HiFiMAN Susvara: Unboxing and first impressions

Okay, so I’ve had this thing unboxed for a few days now.

I’ve played it on my Questyle CMA600i and it was loud enough, but boy was that not all that it can do. Holy moly.

Some loaners from SCV Distribution here in the UK just arrived to properly drive this beauty: a set of two Questyle CMA800R Golden running in monoblock configuration with a 3 pin XLR to 4 pin XLR convertor from Atlas Cables out of Scotland and a proper aftermarket cable, the Atlas Zeno headphone cable. The CMA600i – Susvara with stock cable combo is dad on the left. That’s a damn good toss. The CMA800R Golden Monoblocks + Susvara + Atlas Zeno = Irresponsibly Epic. For those keeping score that’s middle dad.

There may be other factors at play here. The stock cable could be pretty meh—switching cables on the HD600 did make a difference (see WyWires Red review). There has been burn-in on the drivers since I first opened it. I had been told that burn-in was necessary. I’m incredulous on this sometimes, but I tested. When I first played it I ran noise and frequency sweeps. Initially I heard the drivers straining (kind of a crackly noise) on some low frequency parts of the sweep. After more hours running my burn-in regimen: pink/brown/white (neapolitan noise), digital silence, and an Ayre acoustics glide tone for a few days (literally days, I’m at about 80 hours burn-in right now), that crackling has gone and the sound is a bit more open. The final factor, of course is the change in amp.

So, a brief description of the sound:

  • Dynamic
  • Wide open stage with big height and width, but especially depth (this depends on being driven well)
  • Crystal clear and super revealing. I’ve heard a lot of headphones and these do catch parts of recordings that I’ve never noticed.
  • Linear response. These have good solid bass, but it isn’t pumped up.
  • Incredibly realistic
  • Very natural timbre
  • Responsive to increased amplification, these scaled up massively with the CMA800R Golden monoblocks.

Now for the unboxing video:

Here’s some pics to get nice and bothered about. I skipped the outer box as it is just a brown nondescript box that says HiFiMAN and has a line drawing of the Susvara, like 1980s technical manual style. This manual is more interesting than the box.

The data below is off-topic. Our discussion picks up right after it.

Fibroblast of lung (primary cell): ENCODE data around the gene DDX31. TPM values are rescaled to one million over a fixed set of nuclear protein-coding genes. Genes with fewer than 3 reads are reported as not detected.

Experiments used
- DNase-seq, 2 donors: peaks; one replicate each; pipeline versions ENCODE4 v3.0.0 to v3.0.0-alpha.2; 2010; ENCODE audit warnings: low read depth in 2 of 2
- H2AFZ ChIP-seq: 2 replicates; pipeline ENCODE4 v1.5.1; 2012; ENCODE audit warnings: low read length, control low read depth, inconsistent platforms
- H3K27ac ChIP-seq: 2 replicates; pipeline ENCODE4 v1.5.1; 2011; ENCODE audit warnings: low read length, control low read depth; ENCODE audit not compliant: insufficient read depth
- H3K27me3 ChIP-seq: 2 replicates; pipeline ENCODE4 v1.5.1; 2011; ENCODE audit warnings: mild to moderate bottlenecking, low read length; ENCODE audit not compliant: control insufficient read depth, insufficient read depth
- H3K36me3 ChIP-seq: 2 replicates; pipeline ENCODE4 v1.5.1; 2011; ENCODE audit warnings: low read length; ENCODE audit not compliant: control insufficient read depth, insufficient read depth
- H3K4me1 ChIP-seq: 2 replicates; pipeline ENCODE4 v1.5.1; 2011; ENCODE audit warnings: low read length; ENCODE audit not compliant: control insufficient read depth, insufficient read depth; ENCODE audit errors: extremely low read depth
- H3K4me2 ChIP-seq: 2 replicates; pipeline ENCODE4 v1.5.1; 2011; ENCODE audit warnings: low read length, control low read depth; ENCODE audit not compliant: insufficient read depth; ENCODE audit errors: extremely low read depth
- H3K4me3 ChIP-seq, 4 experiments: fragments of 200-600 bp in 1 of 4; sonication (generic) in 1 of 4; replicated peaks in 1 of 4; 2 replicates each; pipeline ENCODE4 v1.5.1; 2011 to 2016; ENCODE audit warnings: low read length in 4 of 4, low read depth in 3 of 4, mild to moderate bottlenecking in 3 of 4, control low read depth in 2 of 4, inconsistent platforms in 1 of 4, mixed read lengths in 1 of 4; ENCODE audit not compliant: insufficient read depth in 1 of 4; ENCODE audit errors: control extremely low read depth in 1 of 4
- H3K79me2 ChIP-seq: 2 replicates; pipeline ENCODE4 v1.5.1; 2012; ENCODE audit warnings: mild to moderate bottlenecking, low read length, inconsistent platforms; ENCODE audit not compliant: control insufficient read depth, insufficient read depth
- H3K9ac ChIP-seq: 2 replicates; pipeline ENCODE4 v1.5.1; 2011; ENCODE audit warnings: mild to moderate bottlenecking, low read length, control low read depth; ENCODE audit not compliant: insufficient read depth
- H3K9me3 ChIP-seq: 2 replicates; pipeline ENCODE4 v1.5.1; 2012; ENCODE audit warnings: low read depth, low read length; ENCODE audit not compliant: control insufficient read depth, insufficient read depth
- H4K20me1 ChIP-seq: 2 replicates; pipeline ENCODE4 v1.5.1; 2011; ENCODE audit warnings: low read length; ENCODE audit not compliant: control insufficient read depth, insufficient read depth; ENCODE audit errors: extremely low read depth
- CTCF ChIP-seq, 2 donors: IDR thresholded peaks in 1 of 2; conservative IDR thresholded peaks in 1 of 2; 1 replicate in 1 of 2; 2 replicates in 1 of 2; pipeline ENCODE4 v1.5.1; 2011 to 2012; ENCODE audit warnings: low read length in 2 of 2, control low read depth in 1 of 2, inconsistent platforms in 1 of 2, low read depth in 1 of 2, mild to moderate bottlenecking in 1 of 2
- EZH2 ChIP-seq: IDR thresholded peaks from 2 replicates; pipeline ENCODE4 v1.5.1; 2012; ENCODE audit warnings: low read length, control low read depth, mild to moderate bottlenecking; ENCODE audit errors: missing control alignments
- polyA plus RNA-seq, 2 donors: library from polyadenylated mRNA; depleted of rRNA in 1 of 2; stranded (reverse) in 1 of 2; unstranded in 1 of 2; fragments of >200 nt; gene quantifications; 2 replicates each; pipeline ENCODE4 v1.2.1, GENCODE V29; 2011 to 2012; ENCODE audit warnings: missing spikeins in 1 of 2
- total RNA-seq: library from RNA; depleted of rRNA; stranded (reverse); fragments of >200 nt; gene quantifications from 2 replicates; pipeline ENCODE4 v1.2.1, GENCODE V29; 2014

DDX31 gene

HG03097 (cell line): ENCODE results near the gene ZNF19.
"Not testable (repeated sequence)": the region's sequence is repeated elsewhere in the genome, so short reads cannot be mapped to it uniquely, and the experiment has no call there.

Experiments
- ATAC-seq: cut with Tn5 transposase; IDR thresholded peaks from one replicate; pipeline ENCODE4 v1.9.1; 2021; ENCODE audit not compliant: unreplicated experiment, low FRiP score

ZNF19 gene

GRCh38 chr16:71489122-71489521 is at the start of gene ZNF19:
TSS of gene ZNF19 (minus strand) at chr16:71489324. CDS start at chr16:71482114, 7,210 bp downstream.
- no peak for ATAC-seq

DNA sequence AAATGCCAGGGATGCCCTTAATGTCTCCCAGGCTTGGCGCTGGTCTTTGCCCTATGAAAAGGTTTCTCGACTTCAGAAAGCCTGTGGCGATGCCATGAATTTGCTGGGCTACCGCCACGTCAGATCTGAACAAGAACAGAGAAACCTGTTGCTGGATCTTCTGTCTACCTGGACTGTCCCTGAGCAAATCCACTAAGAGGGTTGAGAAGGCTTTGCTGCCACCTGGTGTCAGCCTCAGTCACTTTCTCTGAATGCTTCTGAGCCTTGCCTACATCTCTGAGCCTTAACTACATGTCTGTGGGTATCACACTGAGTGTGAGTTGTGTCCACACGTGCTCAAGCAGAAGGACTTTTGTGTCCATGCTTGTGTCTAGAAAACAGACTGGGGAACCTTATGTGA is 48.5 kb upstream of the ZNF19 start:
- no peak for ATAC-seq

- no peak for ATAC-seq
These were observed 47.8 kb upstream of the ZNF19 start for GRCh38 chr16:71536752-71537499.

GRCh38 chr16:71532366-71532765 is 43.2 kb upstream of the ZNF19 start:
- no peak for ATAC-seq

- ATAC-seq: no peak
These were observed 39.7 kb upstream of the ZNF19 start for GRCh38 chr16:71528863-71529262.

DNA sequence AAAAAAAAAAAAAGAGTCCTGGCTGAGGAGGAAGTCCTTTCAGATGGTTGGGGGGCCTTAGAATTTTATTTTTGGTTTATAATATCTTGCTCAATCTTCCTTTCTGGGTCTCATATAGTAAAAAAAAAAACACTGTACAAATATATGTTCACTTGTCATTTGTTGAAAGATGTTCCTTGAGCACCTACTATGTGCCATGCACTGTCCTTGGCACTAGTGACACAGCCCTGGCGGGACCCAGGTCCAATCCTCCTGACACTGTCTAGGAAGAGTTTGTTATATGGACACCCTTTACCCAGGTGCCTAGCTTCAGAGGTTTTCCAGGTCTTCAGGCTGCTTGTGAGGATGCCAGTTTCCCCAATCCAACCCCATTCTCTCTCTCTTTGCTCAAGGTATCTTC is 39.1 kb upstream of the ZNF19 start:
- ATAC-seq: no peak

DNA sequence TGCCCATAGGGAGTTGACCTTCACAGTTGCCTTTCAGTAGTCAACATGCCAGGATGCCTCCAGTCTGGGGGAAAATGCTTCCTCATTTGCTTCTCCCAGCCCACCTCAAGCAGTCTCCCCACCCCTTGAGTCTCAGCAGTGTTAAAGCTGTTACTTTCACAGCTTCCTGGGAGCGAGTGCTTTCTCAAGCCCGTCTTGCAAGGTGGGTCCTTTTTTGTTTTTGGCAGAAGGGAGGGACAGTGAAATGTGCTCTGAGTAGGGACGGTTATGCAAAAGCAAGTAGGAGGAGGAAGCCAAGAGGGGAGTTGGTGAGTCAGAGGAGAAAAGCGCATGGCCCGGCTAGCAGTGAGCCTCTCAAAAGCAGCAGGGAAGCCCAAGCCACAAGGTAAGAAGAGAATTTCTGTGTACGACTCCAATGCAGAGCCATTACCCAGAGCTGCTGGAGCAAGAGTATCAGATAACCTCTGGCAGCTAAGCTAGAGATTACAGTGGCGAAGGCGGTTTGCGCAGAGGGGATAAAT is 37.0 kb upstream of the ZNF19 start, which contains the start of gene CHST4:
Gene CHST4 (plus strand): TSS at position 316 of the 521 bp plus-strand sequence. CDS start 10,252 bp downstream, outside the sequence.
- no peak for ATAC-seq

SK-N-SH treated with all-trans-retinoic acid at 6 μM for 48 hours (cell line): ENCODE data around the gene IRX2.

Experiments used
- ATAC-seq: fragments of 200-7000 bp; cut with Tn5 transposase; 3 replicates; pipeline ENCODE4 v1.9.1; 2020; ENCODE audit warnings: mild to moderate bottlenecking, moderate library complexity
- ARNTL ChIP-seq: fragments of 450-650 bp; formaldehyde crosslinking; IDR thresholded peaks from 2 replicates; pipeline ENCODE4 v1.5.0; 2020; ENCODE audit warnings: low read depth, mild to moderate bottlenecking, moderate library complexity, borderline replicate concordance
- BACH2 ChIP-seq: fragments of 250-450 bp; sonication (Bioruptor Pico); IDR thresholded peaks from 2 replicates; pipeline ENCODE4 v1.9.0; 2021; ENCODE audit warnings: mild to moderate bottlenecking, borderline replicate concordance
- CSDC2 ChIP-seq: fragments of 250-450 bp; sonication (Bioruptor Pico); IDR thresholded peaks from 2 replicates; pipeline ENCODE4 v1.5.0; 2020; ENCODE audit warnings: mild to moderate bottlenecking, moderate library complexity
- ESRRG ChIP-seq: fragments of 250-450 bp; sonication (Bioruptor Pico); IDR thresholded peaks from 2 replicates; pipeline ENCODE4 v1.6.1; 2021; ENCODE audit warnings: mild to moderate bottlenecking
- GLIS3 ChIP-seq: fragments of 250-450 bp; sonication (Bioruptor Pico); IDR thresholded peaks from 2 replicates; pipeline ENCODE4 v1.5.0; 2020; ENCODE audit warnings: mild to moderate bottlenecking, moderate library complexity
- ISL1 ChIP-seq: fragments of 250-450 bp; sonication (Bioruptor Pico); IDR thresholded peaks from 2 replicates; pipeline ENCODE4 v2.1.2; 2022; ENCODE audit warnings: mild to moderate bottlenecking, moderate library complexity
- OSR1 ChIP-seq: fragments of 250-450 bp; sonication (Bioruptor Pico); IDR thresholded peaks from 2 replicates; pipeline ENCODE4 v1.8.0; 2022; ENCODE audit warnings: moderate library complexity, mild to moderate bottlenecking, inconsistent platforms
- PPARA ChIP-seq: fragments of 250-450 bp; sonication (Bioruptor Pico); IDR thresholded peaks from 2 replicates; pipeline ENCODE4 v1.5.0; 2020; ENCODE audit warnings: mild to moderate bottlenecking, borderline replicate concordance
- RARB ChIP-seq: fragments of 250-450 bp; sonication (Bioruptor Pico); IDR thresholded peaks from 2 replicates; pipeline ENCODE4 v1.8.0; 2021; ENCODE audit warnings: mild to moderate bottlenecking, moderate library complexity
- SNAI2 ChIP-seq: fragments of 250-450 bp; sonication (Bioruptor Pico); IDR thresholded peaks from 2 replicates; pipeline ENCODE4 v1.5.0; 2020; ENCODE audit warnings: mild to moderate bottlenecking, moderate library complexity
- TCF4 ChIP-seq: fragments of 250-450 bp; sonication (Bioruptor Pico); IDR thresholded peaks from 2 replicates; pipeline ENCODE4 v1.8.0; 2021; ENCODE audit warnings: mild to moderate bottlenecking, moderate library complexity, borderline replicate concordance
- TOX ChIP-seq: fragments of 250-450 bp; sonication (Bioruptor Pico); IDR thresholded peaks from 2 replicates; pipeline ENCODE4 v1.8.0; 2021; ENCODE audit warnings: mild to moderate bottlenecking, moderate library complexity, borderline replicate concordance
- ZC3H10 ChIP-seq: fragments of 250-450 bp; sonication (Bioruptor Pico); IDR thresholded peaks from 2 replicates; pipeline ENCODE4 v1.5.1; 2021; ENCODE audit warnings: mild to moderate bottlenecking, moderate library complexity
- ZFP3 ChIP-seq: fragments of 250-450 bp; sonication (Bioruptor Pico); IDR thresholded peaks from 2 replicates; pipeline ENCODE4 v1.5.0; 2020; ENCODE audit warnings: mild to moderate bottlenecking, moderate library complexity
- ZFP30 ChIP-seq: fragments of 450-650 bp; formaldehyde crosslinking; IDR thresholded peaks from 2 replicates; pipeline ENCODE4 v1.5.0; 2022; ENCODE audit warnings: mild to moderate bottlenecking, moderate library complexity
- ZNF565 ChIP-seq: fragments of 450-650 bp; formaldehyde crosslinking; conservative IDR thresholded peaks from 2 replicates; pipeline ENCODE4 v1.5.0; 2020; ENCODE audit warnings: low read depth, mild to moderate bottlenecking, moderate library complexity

From jeffreythompson.org




The owner’s manual is loaded with opera houses. Opera houses are friggin’ pretty. It kind of fits the headphone. Opera houses scream opulence and membership in the elite, so does the finish and price of the Susvara.

My first reaction when seeing this bag was “what the shit.” What is a faux felt bag doing with a $6000 headphone. I still have this reaction, but I’ve calmed down a bit. Do better HiFiMAN. Personally, I’d rather ditch the presentation box all-together and do something more like MrSpeakers carry cases, except attractive. Dan makes beautiful headphones, but that case is the wrong shade of brown.

The cables are both 3 meters and aren’t particularly attractive. I noticed weak join points on the top of the y-split, so I’m not sure how durable these will be. I also discovered observed, with limited reliability, that using the Atlas Zeno improved the treble incisiveness and soundstage modestly (caveat: no volume matched comparison, yet). It looks a helluva lot better with the Atlas Zeno and the build quality of the Zeno is stellar.

7 thoughts on “HiFiMAN Susvara: Unboxing and first impressions

Add yours

  1. Thanks for this first impression. For me the BIG question is: how better is this Susvara compared to the HE1000 V2 that I really like ?


    1. I happen to like the design. The clamp is good around my ears and the swivel hinges allow for different head shapes and positions. There are lots of headphones that incorporate spring steel, but many use small sections with plastic bridging them together. The construction of the headband is sturdy and light with loads of adjustability.

      How would you have accomplished the same adjustability, durability, and distinctive style?


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